My mission in life is not merely to survive, but to thrive; and to do so with some passion, some compassion, some humor, and some style.
I’ve learned that people will forget what you said, people will forget what you did, but people will never forget how you made them feel.
The writer of these words, Maya Angelou, who has died at the age of 86, was most certainly an amazing person (and, incidentally, she was quite right about “trying to be normal” – there’s no such thing…). Best known as a writer, academic, award-winning poet* and civil rights activist who worked with both Martin Luther King Jr and Malcolm X, she was, at various times and amongst other things, also a successful actress, singer and dancer. Described by her family as “a warrior for equality, tolerance and peace”, Maya Angelou was certainly a woman who lived her life with passion, compassion, humour and not a little style. She will be missed.
At the end of last month, I wrote my annual post about the Diagram Prize – which is probably the oddest, and certainly my favourite, literary prize of the year. The winner of the 2014 Prize was announced yesterday after a public vote, with top spot going to the very weirdly-titled (and possibly a little pointless?) How To Poo On A Date: The Lovers’ Guide To Toilet Etiquette by Mats & Enzo.
In a statement, the publishers of How To Poo On A Date drily commented:
We are very happy and honoured that the public thought our book worthy of first place in this much sought-after prize; we’d have been disappointed to be number two.
Well folks, we’ve reached that time in the literary calendar again. The nominations have been announced for the 2014 Diagram Prize, which is awarded annually to the book with the oddest title of the year – and just so happens to be my favourite book award for that very reason (you can read about previous Diagram Prizes here).
So, as usual, here are this year’s prestigious nominees (and yes, these are all real, published books)…
Working Class Cats: The Bodega Cats of New York City by Chris Balsiger and Erin Canning
Are Trout South African? by Duncan Brown
How to Poo on a Date by Mats & Enzo
Pie-ography: Where Pie Meets Biography by Jo Packham
How to Pray When You’re Pissed at God by Ian Punnett
The Origin of Faeces by David Walter-Toews
I’m not sure what my choice would be yet, but I’m currently leaning towards the South African fish for some reason. If you’d like to cast your vote for this year’s prizewinner, visit We Love This Book here. The results will be announced on March 21st and I’ll be reporting back on the title of the victorious volume…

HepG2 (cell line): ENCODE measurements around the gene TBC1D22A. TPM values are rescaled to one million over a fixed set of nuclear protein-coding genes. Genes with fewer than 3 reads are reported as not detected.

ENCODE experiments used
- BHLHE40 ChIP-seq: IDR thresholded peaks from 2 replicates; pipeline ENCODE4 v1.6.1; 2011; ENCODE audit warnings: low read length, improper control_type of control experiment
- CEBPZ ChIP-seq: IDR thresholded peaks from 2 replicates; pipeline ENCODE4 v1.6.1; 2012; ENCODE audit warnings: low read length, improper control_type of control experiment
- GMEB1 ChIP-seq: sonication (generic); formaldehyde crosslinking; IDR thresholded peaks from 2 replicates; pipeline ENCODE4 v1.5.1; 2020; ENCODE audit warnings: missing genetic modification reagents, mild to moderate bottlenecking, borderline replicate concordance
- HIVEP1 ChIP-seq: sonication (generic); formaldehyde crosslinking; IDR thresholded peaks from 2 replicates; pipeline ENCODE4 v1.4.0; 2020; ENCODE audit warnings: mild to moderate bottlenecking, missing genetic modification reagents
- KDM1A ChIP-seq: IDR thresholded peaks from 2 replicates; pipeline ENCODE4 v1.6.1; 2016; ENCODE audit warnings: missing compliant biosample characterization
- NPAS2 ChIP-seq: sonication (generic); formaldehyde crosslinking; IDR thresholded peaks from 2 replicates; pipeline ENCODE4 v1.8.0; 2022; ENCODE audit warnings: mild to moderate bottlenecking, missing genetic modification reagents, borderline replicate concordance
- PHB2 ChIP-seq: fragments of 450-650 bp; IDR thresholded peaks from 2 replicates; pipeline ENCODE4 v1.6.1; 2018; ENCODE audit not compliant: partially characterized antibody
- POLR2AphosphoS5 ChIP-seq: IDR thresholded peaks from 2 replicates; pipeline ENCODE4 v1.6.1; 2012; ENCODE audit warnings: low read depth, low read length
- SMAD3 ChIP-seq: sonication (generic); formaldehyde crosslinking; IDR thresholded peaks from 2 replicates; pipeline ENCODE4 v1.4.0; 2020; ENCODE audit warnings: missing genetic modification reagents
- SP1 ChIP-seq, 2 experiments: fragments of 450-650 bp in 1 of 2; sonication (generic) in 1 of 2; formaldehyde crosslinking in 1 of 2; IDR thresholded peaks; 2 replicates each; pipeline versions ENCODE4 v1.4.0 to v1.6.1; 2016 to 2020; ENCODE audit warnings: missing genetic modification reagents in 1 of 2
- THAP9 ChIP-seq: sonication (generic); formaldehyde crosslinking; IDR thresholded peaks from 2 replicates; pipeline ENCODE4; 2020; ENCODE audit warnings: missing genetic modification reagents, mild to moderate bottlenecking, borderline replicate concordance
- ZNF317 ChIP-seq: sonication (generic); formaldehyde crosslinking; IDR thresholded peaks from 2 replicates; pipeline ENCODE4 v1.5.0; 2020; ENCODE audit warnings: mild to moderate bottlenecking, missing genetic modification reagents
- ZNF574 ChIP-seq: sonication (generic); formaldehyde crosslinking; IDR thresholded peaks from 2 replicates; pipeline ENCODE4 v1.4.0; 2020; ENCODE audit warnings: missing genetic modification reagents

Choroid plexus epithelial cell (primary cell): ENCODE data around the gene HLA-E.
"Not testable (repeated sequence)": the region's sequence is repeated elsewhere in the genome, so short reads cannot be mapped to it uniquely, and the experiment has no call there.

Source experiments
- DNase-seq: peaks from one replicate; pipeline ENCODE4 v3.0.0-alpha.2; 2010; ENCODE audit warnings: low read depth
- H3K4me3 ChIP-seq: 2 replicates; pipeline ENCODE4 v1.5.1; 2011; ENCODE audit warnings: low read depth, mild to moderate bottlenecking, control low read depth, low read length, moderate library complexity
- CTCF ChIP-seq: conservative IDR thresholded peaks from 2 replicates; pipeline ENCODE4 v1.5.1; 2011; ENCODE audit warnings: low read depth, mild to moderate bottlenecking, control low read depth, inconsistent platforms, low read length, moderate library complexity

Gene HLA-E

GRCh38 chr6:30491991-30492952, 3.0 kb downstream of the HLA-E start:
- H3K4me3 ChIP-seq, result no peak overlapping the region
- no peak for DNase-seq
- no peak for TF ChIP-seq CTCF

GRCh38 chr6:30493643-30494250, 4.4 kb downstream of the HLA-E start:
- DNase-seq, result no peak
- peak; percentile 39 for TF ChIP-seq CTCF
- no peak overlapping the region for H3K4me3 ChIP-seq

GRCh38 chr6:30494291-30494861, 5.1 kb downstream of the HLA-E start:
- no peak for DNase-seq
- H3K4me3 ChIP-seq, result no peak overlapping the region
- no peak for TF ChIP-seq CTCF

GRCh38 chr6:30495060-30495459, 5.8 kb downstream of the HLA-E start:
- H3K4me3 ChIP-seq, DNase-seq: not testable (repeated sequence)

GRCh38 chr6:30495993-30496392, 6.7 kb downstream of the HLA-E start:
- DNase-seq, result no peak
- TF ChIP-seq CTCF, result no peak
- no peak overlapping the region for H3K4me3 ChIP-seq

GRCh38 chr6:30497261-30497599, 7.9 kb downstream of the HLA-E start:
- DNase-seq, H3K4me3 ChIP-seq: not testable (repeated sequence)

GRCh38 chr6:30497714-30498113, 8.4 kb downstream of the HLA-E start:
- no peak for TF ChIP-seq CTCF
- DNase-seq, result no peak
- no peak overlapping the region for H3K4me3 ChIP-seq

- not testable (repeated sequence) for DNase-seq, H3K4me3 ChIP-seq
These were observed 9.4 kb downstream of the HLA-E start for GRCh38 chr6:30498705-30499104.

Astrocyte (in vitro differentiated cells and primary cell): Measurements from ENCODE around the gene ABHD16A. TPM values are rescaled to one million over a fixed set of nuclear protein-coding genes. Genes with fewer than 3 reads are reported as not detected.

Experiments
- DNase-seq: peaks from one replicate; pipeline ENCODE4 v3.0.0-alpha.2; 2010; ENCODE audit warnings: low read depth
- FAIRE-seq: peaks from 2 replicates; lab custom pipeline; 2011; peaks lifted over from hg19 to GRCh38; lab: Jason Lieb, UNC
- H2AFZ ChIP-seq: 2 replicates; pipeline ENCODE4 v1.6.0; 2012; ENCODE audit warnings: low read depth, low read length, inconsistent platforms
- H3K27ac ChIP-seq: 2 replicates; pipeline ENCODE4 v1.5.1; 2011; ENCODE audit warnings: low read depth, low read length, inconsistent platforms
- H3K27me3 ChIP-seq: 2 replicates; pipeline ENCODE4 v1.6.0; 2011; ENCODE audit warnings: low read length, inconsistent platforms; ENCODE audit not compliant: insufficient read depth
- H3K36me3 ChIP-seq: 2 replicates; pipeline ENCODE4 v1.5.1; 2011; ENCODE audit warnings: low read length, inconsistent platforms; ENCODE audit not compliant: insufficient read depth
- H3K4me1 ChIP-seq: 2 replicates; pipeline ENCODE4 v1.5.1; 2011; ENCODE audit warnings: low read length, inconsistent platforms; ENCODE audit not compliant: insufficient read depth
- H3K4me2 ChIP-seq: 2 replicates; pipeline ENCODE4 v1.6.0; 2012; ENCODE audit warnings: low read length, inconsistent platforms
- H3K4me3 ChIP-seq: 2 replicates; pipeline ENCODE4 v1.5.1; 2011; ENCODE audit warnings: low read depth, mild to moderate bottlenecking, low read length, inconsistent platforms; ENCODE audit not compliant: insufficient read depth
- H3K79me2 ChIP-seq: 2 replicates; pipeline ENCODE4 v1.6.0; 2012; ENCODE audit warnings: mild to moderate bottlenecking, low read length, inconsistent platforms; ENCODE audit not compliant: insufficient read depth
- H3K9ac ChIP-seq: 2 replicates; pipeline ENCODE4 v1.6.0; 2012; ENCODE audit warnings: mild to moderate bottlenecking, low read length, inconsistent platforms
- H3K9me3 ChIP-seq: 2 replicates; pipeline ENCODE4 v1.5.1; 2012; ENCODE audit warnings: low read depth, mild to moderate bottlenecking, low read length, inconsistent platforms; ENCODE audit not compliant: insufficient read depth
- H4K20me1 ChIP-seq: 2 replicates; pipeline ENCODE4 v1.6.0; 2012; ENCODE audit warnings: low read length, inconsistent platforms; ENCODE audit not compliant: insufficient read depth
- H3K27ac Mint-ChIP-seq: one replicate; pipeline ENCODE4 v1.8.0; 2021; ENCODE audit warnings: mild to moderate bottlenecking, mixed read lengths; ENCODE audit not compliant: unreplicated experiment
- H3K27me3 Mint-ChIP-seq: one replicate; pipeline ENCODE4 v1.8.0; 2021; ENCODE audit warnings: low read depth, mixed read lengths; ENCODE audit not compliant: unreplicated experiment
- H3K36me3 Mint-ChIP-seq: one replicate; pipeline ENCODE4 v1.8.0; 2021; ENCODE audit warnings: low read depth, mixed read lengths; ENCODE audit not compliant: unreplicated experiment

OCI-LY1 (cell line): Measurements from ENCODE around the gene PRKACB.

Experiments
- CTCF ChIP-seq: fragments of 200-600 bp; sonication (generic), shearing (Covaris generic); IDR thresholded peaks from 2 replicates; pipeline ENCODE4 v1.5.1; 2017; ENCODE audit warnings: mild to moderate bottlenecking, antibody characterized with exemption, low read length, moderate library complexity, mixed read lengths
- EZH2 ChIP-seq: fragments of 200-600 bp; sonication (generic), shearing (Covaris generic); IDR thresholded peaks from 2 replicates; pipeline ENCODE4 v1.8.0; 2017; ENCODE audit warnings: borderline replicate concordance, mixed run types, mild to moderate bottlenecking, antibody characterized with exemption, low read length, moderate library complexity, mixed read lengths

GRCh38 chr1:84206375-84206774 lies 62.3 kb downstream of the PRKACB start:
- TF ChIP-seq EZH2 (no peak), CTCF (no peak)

For many people, Christmas just isn’t Christmas without a bit of Charles Dickens. Indeed, there is a strong argument to be made that it was the popularity of his works (and the often sentimental descriptions of the festive season therein) that actually went a long way towards reinventing the festival and creating what we now see as a ‘traditional’ Christmas. But even if you’ve never read any of his novels, there is one of his stories that everyone knows because its characters and events have become an integral part of our culture of Christmas – and it is the story behind that particular story I’ll be looking at today, on this Christmas Eve…
Born in February 1812, Charles Dickens had a peripatetic childhood, his family frequently moving to where his father’s job as a pay clerk in the Royal Dockyards took them. In the 1820s, his spendthrift father was jailed for debt, and the young Charles went to work in a blacking factory making shoe polish to help the family’s often parlous finances. This experience of family disruption and what we would now call child labour must have left deep psychological scars on the young man at a formative time in his life – it was certainly something he drew on in his later writings, as the reader can see in his ‘Christmas Books’ amongst others.
All this upheaval during his youth meant that Dickens had little formal education (he was mostly self-taught having effectively left school by the time he was 15), but his childhood experiences had made him ambitious and determined to make a success of himself from an early age. Starting out in a solicitor’s office, he worked his way into journalism and was a parliamentary reporter by the early 1830s. But he was also writing fiction, and his first short story was published in 1833. Three years later, the initial installment of his still-popular novel The Pickwick Papers was published and he rapidly became a household name as a result of its immediate success.